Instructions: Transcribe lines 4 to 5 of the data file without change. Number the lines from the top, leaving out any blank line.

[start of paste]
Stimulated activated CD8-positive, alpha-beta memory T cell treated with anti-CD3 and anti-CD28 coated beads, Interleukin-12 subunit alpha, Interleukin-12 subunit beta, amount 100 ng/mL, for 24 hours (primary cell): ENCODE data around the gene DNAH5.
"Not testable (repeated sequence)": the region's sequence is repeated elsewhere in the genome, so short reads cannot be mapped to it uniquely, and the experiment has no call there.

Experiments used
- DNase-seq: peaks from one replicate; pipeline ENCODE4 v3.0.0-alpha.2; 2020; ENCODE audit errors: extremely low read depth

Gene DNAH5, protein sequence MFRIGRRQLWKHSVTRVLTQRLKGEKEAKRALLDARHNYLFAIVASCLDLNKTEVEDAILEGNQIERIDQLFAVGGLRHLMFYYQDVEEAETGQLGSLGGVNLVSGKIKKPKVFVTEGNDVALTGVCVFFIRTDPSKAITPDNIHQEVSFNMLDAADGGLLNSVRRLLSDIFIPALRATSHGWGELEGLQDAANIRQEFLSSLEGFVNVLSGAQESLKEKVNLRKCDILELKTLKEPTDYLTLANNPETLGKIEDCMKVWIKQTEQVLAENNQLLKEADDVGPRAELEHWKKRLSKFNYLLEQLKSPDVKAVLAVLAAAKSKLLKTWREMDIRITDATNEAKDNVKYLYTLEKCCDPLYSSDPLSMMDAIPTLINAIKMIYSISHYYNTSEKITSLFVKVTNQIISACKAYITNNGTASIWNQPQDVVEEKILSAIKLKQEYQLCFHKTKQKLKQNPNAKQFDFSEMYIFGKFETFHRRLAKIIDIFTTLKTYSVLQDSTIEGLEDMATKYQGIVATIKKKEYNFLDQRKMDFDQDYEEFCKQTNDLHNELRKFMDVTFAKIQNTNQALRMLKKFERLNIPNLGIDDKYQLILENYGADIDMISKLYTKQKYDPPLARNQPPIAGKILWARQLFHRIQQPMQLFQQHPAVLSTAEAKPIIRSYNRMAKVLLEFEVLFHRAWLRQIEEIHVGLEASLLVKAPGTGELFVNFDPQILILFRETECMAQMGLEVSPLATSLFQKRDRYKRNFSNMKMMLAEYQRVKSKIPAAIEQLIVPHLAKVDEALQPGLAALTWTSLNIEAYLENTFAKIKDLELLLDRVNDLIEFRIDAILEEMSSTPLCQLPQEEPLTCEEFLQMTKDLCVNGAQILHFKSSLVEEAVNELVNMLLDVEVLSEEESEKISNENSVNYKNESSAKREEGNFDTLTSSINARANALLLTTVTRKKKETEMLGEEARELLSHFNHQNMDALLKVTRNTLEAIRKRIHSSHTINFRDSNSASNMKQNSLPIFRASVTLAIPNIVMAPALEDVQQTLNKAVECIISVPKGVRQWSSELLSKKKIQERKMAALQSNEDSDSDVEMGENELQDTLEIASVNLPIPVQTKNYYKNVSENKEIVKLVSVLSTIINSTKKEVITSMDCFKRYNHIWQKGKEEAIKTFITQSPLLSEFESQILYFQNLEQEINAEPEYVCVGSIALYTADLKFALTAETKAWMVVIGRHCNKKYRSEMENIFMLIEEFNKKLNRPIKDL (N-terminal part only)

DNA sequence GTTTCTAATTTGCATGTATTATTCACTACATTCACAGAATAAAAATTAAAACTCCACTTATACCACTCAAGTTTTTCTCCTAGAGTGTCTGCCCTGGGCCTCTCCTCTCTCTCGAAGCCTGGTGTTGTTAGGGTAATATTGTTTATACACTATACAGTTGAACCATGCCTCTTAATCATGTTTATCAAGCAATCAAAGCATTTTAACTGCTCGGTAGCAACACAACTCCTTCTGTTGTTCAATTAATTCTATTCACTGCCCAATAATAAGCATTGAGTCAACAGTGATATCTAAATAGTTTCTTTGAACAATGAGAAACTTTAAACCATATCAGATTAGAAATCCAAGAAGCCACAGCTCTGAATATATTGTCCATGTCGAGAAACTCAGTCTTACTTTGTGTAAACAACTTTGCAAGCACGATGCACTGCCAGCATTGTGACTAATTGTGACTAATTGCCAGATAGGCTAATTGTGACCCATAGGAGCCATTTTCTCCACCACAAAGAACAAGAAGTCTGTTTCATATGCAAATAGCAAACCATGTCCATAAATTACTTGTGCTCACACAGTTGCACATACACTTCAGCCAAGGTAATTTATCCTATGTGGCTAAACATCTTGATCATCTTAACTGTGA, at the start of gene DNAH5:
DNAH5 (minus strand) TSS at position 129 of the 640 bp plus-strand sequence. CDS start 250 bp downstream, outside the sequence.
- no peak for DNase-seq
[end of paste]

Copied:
- DNase-seq: peaks from one replicate; pipeline ENCODE4 v3.0.0-alpha.2; 2020; ENCODE audit errors: extremely low read depth

Gene DNAH5, protein sequence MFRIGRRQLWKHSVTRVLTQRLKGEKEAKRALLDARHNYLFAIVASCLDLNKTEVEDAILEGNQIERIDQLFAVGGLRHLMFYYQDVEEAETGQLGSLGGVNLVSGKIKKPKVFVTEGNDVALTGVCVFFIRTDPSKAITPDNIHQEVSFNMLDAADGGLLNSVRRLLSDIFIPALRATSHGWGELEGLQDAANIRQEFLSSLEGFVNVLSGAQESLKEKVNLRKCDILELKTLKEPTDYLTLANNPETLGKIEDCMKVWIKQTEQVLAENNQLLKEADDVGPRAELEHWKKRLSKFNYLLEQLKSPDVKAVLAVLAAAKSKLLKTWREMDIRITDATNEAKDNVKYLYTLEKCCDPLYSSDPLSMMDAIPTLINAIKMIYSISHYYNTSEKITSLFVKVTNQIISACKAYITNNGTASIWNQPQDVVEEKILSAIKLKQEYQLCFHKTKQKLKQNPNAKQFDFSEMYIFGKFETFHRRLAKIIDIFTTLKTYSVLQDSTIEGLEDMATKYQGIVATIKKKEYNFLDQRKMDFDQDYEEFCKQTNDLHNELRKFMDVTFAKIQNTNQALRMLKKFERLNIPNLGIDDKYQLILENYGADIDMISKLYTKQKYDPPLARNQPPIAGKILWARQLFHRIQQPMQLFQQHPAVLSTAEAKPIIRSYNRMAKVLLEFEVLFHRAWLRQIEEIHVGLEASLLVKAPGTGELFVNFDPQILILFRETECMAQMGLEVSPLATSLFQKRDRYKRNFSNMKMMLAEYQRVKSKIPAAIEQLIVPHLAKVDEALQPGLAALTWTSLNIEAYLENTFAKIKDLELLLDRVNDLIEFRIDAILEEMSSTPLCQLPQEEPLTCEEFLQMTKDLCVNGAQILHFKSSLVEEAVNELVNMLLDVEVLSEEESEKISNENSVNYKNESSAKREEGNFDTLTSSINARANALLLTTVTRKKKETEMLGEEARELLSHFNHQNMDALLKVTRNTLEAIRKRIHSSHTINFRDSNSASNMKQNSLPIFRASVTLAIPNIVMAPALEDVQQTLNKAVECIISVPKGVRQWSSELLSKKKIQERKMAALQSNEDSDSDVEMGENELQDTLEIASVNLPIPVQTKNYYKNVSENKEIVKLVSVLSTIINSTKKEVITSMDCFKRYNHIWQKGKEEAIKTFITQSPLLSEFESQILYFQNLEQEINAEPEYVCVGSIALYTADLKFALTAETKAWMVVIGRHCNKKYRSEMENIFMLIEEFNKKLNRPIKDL (N-terminal part only)